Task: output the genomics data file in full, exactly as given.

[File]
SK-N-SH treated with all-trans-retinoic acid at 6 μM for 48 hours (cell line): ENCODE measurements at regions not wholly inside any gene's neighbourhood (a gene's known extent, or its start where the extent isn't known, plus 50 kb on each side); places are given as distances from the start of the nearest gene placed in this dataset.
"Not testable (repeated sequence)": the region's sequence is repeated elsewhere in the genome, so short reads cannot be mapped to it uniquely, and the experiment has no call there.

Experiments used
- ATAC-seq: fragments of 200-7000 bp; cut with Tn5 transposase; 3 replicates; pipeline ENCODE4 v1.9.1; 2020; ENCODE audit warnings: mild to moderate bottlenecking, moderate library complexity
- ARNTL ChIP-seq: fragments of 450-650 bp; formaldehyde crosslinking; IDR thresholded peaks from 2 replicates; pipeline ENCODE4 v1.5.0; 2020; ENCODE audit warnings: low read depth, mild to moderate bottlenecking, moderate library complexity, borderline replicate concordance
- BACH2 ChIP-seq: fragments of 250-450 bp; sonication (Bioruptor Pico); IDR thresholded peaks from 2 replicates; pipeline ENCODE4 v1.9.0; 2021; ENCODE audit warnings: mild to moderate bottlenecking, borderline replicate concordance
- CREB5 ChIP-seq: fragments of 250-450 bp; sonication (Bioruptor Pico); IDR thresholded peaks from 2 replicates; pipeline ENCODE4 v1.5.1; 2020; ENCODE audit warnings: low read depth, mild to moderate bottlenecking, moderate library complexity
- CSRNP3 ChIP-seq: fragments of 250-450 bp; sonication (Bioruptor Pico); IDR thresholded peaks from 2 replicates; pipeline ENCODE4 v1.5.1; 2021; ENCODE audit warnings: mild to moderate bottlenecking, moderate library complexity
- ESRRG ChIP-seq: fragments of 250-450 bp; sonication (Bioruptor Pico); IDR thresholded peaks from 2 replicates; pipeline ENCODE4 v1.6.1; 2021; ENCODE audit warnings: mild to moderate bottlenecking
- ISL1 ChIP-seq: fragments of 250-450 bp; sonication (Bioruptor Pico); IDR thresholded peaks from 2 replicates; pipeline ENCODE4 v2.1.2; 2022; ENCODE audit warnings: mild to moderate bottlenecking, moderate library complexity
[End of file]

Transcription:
SK-N-SH treated with all-trans-retinoic acid at 6 μM for 48 hours (cell line): ENCODE measurements at regions not wholly inside any gene's neighbourhood (a gene's known extent, or its start where the extent isn't known, plus 50 kb on each side); places are given as distances from the start of the nearest gene placed in this dataset.
"Not testable (repeated sequence)": the region's sequence is repeated elsewhere in the genome, so short reads cannot be mapped to it uniquely, and the experiment has no call there.

Experiments used
- ATAC-seq: fragments of 200-7000 bp; cut with Tn5 transposase; 3 replicates; pipeline ENCODE4 v1.9.1; 2020; ENCODE audit warnings: mild to moderate bottlenecking, moderate library complexity
- ARNTL ChIP-seq: fragments of 450-650 bp; formaldehyde crosslinking; IDR thresholded peaks from 2 replicates; pipeline ENCODE4 v1.5.0; 2020; ENCODE audit warnings: low read depth, mild to moderate bottlenecking, moderate library complexity, borderline replicate concordance
- BACH2 ChIP-seq: fragments of 250-450 bp; sonication (Bioruptor Pico); IDR thresholded peaks from 2 replicates; pipeline ENCODE4 v1.9.0; 2021; ENCODE audit warnings: mild to moderate bottlenecking, borderline replicate concordance
- CREB5 ChIP-seq: fragments of 250-450 bp; sonication (Bioruptor Pico); IDR thresholded peaks from 2 replicates; pipeline ENCODE4 v1.5.1; 2020; ENCODE audit warnings: low read depth, mild to moderate bottlenecking, moderate library complexity
- CSRNP3 ChIP-seq: fragments of 250-450 bp; sonication (Bioruptor Pico); IDR thresholded peaks from 2 replicates; pipeline ENCODE4 v1.5.1; 2021; ENCODE audit warnings: mild to moderate bottlenecking, moderate library complexity
- ESRRG ChIP-seq: fragments of 250-450 bp; sonication (Bioruptor Pico); IDR thresholded peaks from 2 replicates; pipeline ENCODE4 v1.6.1; 2021; ENCODE audit warnings: mild to moderate bottlenecking
- ISL1 ChIP-seq: fragments of 250-450 bp; sonication (Bioruptor Pico); IDR thresholded peaks from 2 replicates; pipeline ENCODE4 v2.1.2; 2022; ENCODE audit warnings: mild to moderate bottlenecking, moderate library complexity